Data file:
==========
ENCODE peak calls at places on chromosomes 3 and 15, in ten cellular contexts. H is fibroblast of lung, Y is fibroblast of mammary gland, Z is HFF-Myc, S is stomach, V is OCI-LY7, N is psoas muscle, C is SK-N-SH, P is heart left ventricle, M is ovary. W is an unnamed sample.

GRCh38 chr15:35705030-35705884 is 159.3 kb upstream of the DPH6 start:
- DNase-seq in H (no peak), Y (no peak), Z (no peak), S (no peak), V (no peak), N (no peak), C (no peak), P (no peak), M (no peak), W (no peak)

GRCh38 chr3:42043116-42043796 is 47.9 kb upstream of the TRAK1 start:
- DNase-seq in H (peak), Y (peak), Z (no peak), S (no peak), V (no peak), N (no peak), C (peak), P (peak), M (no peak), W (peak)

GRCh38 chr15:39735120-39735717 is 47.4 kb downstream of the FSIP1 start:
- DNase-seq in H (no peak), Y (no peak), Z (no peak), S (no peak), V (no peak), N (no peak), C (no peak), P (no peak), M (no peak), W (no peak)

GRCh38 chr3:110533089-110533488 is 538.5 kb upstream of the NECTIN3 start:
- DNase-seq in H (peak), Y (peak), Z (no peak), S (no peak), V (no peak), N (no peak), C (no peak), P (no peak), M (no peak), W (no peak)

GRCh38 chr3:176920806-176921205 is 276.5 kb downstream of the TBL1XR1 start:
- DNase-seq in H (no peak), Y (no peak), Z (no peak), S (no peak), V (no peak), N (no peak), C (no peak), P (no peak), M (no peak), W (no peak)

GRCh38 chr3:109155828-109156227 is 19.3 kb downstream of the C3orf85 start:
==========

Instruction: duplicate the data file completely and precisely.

ENCODE peak calls at places on chromosomes 3 and 15, in ten cellular contexts. H is fibroblast of lung, Y is fibroblast of mammary gland, Z is HFF-Myc, S is stomach, V is OCI-LY7, N is psoas muscle, C is SK-N-SH, P is heart left ventricle, M is ovary. W is an unnamed sample.

GRCh38 chr15:35705030-35705884 is 159.3 kb upstream of the DPH6 start:
- DNase-seq in H (no peak), Y (no peak), Z (no peak), S (no peak), V (no peak), N (no peak), C (no peak), P (no peak), M (no peak), W (no peak)

GRCh38 chr3:42043116-42043796 is 47.9 kb upstream of the TRAK1 start:
- DNase-seq in H (peak), Y (peak), Z (no peak), S (no peak), V (no peak), N (no peak), C (peak), P (peak), M (no peak), W (peak)

GRCh38 chr15:39735120-39735717 is 47.4 kb downstream of the FSIP1 start:
- DNase-seq in H (no peak), Y (no peak), Z (no peak), S (no peak), V (no peak), N (no peak), C (no peak), P (no peak), M (no peak), W (no peak)

GRCh38 chr3:110533089-110533488 is 538.5 kb upstream of the NECTIN3 start:
- DNase-seq in H (peak), Y (peak), Z (no peak), S (no peak), V (no peak), N (no peak), C (no peak), P (no peak), M (no peak), W (no peak)

GRCh38 chr3:176920806-176921205 is 276.5 kb downstream of the TBL1XR1 start:
- DNase-seq in H (no peak), Y (no peak), Z (no peak), S (no peak), V (no peak), N (no peak), C (no peak), P (no peak), M (no peak), W (no peak)

GRCh38 chr3:109155828-109156227 is 19.3 kb downstream of the C3orf85 start: